"Hell's Kitchen" is no borrowed name like "Chinatown" (from San Francisco) or "Soho" (from London). According to Irving Lewis Allen, City in Slang (1993), pg. 233: "Hell's Kitchen, at least as a name pertaining to a neighborhood, is possibly indigenous to New York."
15 August 1881, New York Times, pg. 5:
The tramps on the West Side congregate in two dilapidated buildings knownas "Hell's Kitchen" and the "House of Blazes," in West Thirty-ninth-street, near Tenth-avenue.
2 March 1882, Ohio Democrat (New Philadelphia, OH), pg. 4:
Popular Names in New York.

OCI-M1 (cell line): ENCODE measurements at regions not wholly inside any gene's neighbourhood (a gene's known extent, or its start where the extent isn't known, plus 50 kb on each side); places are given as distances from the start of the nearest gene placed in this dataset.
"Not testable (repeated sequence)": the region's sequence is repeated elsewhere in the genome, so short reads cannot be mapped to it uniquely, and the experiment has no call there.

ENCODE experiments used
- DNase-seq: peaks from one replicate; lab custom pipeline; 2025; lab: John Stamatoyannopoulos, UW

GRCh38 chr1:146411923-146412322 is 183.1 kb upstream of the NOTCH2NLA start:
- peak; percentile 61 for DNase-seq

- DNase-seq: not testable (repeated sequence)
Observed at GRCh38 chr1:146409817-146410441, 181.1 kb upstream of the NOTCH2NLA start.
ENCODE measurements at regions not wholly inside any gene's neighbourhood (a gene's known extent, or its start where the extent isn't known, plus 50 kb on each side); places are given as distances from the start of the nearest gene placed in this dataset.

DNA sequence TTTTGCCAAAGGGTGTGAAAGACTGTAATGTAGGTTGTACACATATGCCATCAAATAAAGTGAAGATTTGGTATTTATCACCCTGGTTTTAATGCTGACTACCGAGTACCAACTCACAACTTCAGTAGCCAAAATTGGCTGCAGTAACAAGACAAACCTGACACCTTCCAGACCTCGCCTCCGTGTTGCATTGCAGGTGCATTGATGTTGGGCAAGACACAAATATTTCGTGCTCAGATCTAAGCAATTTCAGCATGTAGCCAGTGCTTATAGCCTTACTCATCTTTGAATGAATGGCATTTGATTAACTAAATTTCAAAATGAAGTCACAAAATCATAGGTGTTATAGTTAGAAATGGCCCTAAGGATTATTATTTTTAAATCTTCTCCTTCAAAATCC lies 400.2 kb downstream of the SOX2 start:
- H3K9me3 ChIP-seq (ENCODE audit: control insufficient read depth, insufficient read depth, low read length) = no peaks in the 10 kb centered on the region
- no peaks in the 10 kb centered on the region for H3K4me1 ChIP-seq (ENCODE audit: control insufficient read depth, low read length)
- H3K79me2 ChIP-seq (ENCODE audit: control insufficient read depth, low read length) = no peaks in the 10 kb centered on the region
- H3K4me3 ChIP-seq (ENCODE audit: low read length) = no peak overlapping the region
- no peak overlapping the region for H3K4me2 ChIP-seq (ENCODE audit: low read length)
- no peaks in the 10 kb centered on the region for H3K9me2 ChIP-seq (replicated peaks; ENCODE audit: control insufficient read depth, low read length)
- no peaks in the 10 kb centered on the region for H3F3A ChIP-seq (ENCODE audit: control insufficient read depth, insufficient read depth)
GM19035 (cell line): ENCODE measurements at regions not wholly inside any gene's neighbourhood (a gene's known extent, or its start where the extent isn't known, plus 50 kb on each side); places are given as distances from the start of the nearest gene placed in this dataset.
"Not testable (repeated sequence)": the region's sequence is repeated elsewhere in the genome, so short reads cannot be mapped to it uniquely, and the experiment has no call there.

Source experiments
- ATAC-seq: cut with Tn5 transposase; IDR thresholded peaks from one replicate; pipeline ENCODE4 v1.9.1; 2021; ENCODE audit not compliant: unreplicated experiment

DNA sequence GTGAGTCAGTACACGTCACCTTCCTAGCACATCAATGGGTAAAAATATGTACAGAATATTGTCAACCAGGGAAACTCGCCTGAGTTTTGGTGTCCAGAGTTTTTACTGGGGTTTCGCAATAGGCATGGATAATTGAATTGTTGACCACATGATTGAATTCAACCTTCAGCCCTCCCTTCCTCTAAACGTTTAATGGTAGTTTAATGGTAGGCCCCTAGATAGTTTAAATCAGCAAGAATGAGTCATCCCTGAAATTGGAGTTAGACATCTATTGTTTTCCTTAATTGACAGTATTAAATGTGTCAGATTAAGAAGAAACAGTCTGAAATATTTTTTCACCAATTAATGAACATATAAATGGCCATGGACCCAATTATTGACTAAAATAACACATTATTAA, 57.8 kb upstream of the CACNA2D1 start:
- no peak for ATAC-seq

The city has a variety of localities whose names sound strange to unfamiliar ears, and hence are among the peculiarities of the metropolis. There is "Mackerelville," and also "Cowboy," and many other spots noted in the police reports. Among the more notorious is "Hell's Kitchen," which was brought before the public by the Rooney murder. "Hell's Kitchen" is a series of rookeries inhabited by a class deeply sunk in misery, but notwithstanding poverty they always have money for whisky. Rooney only beat his wife to death -- which is so common a thing here that it hardly calls for more than passing notice. "Hell's Kitchen" is no worse than "Murderer's Row" or "Devil's Eelpot," each of which has its record. Then, too, look at the fanciful names enjoyed by an important element in our population. There are the "Short Boys," the "Dead Rabbits," the "Man Eaters," and others, who not only vote, but often control elections, and also do their share to fill the penitentiary. "Hell's Kitchen" is a richly remunerative investment to the landlord, for the poor always pay highest rent, and the tenements of this city are immensely profitable. This class of property holders claim respectability, and may live in elegant style, while their wealth is wrung from the most miserable of mankind. -- New York Letter.